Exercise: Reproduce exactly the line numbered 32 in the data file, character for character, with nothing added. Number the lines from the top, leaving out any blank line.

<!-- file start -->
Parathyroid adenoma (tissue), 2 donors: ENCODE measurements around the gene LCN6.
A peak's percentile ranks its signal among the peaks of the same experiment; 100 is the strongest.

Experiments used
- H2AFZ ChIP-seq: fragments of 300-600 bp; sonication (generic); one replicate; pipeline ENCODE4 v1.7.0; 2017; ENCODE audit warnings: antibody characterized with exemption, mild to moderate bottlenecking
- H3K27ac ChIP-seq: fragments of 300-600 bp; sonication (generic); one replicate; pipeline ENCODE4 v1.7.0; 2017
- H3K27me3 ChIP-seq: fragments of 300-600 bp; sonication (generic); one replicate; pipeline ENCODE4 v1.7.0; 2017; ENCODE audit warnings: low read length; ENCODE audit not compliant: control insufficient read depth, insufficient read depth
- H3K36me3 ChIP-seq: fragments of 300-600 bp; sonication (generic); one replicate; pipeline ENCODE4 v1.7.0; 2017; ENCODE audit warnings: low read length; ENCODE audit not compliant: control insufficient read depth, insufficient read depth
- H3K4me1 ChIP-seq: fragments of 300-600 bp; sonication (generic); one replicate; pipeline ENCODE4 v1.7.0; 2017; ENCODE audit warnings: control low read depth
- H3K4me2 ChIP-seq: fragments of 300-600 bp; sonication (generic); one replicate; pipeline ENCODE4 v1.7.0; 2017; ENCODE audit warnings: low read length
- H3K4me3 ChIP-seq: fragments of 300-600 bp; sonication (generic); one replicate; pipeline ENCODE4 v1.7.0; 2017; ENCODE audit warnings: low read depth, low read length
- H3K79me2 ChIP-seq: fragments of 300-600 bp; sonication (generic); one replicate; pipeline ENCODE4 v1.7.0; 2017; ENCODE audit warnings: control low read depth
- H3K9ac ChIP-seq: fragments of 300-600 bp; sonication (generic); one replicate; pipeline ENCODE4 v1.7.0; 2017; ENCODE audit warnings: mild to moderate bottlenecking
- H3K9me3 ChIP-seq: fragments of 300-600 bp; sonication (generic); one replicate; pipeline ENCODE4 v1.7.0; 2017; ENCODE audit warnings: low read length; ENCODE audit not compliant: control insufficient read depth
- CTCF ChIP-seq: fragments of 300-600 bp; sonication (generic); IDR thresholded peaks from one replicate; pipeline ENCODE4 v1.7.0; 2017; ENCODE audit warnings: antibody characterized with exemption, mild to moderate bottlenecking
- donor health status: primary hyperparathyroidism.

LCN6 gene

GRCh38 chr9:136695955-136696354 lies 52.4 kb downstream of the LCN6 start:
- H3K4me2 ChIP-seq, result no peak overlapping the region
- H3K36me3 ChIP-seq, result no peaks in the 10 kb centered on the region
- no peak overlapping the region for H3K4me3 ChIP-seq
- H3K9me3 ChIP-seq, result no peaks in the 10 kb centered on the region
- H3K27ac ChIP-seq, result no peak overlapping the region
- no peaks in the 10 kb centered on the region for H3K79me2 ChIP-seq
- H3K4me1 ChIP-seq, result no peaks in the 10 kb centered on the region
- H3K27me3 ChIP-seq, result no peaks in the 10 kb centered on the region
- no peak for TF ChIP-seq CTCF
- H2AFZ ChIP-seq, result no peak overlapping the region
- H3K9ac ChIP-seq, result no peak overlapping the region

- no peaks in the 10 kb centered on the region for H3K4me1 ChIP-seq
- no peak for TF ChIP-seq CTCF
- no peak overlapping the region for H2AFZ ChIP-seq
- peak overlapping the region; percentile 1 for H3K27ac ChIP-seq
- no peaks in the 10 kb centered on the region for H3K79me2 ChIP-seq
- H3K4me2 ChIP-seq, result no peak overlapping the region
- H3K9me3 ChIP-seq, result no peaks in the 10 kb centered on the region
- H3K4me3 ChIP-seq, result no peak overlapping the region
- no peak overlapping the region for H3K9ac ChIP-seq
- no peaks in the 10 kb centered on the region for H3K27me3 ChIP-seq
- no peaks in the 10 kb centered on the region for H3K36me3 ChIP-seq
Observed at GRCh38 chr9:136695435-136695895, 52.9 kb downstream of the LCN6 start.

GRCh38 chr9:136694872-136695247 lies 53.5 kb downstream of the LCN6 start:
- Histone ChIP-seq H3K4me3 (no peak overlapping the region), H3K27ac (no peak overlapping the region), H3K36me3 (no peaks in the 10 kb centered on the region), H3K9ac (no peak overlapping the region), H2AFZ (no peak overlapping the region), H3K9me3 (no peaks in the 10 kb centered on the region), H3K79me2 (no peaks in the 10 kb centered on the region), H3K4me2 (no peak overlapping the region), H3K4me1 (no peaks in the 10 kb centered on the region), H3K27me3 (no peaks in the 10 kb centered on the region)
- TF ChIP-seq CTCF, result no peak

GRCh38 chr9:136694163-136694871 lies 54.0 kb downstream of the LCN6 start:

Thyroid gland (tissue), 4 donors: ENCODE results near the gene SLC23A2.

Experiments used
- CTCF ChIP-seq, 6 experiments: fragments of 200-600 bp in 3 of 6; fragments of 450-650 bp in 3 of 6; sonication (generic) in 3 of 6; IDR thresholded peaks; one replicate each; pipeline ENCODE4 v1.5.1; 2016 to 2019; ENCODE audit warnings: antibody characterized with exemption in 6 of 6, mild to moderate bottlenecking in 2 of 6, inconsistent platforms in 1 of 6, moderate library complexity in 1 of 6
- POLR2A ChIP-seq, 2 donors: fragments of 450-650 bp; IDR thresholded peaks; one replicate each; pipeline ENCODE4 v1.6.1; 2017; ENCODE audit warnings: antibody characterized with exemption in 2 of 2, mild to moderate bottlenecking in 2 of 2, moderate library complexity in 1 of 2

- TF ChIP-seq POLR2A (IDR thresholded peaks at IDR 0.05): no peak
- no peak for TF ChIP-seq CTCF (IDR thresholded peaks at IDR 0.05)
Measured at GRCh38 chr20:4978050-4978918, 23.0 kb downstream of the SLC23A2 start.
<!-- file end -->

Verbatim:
- peak overlapping the region; percentile 1 for H3K27ac ChIP-seq